A 25-year catering dynamo, cookbook author, culinary instructor, farmer of Woodson Ridge Farms and mastermind behind the culinary brand Debutante Farmer, Elizabeth Heiskell is a Southern food maven. Born and raised in the Mississippi Delta, her culinary prowess is rivaled only by her warm and vivacious personality, which recently won her the high-profile position as the “TODAY” show’s food contributor. She also recently came out with a new book, What Can I Bring?: Southern Food for Any Occasion Life Serves Up, and it’s just in time for the holidays, a time when we most need those crowd-pleasing recipes for celebrations with family and friends. Today, Elizabeth shares three of her favorite recipes. Take it away, Elizabeth!
How often have life’s occasions left you wondering to yourself, “What can I bring?” Well, in my new book I answer that enduring question for pretty much any occasion life serves up so you’ll never arrive empty-handed again.
I’ve got you covered whether you’re headed to a casual potluck or to visit a friend who is bringing home a new baby. If your husband gets invited on a hunting trip with the guys or the two of you get the Super Bowl of all invitations — an invitation for a weekend getaway at a friend’s vacation home — never fear. I’ve got you covered. Wonder what to take to a tailgate, a sick friend or a housewarming party? Don’t fret! I’ve got the recipes your family and friends will beg you to bring again and again.
No matter the invitation or occasion, I am well aware that we all need simple, beautiful recipes that can be made ahead, are delicious and travel well so that a repeat invitation is as good as guaranteed. Today, I’m sharing three home-run recipes: my caramelized onion dip, my winter salad with versatile vinaigrette and my heavenly cola cake. Enjoy!
Caramelized Onion Dip
This recipe is best served in a classic fashion with Ruffles potato chips. When caramelizing the onions, don’t add any sugar; the key is salting them. Adding salt during the cooking process will extract the water from the onion and deepen the natural sweetness.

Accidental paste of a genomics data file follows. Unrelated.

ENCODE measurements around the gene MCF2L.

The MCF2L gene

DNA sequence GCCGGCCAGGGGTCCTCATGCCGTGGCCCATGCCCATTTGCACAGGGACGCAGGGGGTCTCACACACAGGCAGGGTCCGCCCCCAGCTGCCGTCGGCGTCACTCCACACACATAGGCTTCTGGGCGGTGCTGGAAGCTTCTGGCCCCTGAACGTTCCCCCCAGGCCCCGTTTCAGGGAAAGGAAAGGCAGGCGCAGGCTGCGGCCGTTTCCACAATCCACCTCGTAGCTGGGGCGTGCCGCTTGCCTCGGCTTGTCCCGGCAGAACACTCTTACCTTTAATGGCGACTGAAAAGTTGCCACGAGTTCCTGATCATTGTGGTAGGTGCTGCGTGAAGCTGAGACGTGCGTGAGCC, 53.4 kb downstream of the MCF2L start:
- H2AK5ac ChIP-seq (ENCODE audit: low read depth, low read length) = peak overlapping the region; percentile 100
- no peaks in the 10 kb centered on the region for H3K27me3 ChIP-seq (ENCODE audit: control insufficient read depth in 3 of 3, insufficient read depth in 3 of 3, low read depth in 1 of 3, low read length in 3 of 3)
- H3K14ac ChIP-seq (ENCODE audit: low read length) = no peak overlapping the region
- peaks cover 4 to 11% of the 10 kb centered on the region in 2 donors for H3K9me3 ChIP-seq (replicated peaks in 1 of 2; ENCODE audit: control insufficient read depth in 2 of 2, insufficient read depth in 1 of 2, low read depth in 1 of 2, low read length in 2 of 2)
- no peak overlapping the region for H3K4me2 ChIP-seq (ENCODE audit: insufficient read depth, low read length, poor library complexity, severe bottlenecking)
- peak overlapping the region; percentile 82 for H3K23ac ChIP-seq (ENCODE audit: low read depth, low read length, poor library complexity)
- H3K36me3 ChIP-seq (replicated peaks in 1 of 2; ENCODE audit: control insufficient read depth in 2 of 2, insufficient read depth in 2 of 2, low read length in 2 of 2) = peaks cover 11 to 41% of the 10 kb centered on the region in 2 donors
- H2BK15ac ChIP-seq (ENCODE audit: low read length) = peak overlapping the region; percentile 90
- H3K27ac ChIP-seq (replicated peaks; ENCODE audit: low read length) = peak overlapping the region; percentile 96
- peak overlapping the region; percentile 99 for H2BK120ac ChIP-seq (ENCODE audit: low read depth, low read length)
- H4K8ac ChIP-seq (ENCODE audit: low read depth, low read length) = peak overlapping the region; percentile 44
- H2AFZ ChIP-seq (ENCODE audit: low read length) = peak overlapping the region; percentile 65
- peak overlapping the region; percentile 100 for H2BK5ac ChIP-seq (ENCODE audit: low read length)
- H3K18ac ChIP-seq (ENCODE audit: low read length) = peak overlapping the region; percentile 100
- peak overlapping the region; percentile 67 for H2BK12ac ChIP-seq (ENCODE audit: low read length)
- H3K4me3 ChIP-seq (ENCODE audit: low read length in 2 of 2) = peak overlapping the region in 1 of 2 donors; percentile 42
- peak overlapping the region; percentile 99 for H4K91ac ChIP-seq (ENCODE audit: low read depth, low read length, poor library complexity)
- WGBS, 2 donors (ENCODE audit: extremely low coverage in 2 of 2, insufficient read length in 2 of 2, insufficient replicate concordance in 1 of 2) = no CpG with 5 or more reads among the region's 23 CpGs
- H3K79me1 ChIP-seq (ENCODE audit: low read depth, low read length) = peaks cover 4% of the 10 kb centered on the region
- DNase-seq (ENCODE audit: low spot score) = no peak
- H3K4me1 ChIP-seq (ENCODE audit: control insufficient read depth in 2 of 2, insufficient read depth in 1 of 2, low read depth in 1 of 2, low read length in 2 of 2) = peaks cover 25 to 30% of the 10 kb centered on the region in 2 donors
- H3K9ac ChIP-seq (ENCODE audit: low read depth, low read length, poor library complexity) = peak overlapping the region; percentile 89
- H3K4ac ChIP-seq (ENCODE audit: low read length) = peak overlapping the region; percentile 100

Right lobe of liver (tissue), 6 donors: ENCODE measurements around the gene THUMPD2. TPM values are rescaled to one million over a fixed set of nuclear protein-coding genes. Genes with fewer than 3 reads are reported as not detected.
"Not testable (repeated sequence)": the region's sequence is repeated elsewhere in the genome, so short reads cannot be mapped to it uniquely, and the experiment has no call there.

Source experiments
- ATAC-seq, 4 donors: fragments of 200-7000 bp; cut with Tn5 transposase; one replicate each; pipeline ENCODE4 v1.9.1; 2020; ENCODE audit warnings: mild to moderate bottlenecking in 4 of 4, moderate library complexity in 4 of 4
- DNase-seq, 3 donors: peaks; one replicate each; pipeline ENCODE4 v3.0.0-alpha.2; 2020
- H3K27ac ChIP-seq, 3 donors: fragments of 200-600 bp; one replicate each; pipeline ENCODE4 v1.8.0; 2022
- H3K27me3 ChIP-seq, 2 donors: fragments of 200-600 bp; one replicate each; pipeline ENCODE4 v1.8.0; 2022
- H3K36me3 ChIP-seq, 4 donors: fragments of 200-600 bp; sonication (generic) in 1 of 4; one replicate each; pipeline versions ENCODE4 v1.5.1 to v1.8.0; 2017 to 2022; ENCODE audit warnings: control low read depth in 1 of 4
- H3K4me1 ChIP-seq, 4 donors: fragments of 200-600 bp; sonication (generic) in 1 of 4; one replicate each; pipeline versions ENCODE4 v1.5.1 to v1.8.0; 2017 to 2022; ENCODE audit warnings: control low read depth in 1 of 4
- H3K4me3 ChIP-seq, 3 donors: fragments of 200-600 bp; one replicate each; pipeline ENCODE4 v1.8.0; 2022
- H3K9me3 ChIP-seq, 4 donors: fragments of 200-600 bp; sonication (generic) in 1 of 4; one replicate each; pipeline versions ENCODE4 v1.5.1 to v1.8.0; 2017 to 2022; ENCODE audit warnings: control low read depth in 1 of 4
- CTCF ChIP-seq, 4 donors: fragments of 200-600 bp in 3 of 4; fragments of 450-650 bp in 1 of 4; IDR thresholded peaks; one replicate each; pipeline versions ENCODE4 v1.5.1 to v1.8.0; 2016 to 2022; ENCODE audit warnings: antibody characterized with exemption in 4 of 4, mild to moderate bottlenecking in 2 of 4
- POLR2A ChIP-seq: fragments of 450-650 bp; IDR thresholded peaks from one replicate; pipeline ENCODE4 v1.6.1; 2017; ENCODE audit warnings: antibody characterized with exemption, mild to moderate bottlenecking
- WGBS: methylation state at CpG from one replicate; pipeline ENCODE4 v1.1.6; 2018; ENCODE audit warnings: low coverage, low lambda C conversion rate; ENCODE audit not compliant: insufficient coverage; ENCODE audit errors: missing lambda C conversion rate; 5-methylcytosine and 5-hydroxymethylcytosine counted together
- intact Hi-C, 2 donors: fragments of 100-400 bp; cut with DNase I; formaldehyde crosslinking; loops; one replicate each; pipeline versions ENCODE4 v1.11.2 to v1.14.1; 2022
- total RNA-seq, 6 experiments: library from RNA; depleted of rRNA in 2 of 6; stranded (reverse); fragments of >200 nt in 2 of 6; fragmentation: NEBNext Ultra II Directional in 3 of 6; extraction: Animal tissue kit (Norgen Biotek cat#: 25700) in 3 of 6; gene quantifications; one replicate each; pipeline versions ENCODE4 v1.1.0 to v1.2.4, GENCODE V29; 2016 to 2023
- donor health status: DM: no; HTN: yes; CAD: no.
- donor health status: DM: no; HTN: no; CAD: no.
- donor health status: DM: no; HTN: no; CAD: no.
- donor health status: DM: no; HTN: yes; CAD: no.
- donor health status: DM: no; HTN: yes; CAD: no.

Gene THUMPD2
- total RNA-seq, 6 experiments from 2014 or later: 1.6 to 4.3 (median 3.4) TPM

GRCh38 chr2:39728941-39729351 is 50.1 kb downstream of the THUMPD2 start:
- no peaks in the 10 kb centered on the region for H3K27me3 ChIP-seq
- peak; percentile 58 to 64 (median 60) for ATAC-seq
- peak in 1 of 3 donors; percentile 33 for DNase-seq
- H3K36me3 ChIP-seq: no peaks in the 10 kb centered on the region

- 1⁄4 cup olive oil
- 2 ounces (1⁄4 cup) salted butter
- 2 large onions, very thinly vertically sliced (about 7 1⁄2 cups)
- 3⁄4 teaspoon table salt
- 1⁄2 teaspoon black pepper
- 4 ounces cream cheese, softened
- 1⁄2 cup sour cream
- 1⁄2 cup mayonnaise (such as Hellmann’s)
- 1 teaspoon Worcestershire sauce
- Potato chips (such as Ruffles)
- Heat the oil and butter in a large skillet over medium; cook until butter melts. Add the onion; cook, stirring occasionally, until the onion is caramelized, about 50 minutes, reducing the heat as needed to prevent the onion from burning. Remove from the heat; stir in salt and pepper, and cool to room temperature, about 15 minutes. Coarsely chop the onion mixture.
- Combine the cream cheese, sour cream, mayonnaise, and Worcestershire sauce in a bowl, stirring with a whisk until smooth; fold in the onion mixture. Refrigerate until chilled, about 30 minutes. Serve with the potato chips.
This salad was born because I was so sad that summer had come to an end. I was craving a panzanella salad in the worst way but refused to make it with winter’s mealy, watery tomatoes. I made this salad for one of the first parties I catered in Oxford. It was a huge hit and helped put us on the map!
- 1 (10-ounce) loaf rosemary or garlic ciabatta bread, cut into 1-inch cubes
- 1⁄4 cup olive oil, plus 3 tablespoons
- 2 1⁄2 teaspoons kosher salt
- 1 small (about 2-pound) butternut squash, peeled, seeded, and cut into 1-inch pieces (about 5 cups)
- 4 medium beets (about 1 1⁄2 pounds), peeled and cut into 1-inch pieces (about 4 cups)
- 3 medium turnips (about 1 1⁄4 pounds), peeled and cut into 1-inch pieces (about 3 cups)
- 4 medium carrots (about 3⁄4 pound), peeled and cut diagonally into 1-inch pieces (about 2 cups)
- 1⁄2 teaspoon black pepper
- 1⁄2 cup Versatile Vinaigrette
- 4 cups loosely packed arugula, mixed greens, or mizuna
- 4 ounces goat cheese, crumbled (about 1 cup)
- Preheat the oven to 400°F. Toss the bread cubes with 3 tablespoons of the olive oil and 1 teaspoon of the kosher salt, and spread evenly on a rimmed baking sheet. Bake in the preheated oven until dry and just beginning to brown, about 15 minutes.